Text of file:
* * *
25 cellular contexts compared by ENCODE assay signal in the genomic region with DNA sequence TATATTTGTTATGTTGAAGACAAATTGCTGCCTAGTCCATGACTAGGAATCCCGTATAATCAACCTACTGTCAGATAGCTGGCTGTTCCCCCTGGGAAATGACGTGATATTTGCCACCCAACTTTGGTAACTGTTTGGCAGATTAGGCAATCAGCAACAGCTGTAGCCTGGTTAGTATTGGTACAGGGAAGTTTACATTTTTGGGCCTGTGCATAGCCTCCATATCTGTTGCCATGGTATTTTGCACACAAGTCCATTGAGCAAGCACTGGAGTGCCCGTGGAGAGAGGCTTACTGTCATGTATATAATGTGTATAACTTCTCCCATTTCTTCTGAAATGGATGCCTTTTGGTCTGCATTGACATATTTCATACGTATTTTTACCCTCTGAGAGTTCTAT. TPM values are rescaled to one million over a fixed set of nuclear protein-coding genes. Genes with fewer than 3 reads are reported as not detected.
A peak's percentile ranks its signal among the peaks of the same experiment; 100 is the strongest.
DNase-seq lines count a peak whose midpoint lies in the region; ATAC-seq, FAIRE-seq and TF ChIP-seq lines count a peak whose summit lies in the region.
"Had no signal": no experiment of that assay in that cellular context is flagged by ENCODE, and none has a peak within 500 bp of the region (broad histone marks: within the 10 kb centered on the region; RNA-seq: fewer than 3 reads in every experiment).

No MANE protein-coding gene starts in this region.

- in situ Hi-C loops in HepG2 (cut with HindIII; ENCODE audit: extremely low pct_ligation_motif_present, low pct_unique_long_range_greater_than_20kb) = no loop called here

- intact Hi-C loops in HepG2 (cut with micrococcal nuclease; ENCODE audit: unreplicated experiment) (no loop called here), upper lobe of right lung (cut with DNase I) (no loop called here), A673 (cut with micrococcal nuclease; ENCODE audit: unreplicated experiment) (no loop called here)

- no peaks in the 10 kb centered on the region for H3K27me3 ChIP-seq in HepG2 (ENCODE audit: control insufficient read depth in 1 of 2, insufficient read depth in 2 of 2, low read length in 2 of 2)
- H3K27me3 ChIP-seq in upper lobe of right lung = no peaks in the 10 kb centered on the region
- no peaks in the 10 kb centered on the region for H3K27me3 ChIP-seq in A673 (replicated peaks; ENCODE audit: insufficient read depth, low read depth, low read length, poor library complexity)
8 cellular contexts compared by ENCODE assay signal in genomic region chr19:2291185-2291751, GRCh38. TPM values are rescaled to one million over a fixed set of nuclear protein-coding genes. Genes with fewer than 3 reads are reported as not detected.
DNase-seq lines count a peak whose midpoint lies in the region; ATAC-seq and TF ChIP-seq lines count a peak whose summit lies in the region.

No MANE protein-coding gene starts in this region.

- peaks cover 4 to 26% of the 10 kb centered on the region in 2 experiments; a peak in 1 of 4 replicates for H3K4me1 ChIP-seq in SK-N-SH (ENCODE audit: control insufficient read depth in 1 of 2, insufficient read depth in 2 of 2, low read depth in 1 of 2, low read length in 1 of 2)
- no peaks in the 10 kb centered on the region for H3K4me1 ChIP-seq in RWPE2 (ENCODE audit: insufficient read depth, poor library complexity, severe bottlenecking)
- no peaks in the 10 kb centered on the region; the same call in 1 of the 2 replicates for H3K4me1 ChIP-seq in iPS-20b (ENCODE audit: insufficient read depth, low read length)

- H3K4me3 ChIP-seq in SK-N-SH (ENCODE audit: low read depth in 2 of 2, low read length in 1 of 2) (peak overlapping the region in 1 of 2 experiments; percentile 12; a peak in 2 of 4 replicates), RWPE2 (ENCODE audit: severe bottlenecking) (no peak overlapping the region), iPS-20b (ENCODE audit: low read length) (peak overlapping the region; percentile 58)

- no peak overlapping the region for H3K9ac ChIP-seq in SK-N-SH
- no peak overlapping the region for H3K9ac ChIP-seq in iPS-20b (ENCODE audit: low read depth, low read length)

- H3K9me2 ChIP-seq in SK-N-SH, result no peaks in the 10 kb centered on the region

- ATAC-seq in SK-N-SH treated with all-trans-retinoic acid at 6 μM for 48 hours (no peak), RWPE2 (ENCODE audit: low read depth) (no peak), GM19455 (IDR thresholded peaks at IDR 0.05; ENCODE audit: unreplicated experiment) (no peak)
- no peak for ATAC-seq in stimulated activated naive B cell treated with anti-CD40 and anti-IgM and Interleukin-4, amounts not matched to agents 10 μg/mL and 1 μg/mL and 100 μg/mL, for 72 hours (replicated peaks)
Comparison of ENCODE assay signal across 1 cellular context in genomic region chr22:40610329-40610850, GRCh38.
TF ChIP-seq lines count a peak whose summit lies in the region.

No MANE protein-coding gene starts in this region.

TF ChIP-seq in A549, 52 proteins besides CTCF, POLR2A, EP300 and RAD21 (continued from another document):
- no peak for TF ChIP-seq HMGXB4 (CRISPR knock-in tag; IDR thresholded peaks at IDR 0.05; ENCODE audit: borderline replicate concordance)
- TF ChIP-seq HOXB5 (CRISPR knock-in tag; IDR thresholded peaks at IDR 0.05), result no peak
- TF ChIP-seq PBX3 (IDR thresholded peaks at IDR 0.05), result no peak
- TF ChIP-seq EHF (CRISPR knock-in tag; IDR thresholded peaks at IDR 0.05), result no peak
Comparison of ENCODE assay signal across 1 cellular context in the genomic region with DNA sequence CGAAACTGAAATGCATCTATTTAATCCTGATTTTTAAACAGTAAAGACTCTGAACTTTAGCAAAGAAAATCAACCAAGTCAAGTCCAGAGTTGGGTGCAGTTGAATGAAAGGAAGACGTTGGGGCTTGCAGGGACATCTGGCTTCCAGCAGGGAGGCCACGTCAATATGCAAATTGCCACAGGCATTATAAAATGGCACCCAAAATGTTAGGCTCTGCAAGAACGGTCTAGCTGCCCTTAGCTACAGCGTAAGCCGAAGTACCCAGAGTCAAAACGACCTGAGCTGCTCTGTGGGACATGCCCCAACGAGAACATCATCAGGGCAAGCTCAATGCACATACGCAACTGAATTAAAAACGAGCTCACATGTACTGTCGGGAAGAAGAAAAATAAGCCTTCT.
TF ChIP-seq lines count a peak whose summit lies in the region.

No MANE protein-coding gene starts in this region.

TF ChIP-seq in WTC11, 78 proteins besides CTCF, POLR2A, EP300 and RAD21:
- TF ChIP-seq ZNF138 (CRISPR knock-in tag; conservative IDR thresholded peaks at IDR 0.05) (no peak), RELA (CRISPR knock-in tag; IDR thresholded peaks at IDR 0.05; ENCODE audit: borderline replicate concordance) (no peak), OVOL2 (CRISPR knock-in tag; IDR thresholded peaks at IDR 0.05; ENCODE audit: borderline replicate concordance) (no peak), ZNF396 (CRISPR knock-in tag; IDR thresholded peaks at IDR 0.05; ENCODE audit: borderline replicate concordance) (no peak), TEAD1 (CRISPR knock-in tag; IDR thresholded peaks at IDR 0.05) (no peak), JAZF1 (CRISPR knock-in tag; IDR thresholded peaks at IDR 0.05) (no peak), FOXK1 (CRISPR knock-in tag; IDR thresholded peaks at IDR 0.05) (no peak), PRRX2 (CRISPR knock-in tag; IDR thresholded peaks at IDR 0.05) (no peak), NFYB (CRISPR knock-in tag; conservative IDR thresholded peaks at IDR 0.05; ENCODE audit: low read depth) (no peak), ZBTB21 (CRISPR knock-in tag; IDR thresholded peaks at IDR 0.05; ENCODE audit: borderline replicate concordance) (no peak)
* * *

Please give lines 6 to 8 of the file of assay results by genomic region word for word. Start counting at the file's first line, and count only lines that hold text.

- in situ Hi-C loops in HepG2 (cut with HindIII; ENCODE audit: extremely low pct_ligation_motif_present, low pct_unique_long_range_greater_than_20kb) = no loop called here

- intact Hi-C loops in HepG2 (cut with micrococcal nuclease; ENCODE audit: unreplicated experiment) (no loop called here), upper lobe of right lung (cut with DNase I) (no loop called here), A673 (cut with micrococcal nuclease; ENCODE audit: unreplicated experiment) (no loop called here)

- no peaks in the 10 kb centered on the region for H3K27me3 ChIP-seq in HepG2 (ENCODE audit: control insufficient read depth in 1 of 2, insufficient read depth in 2 of 2, low read length in 2 of 2)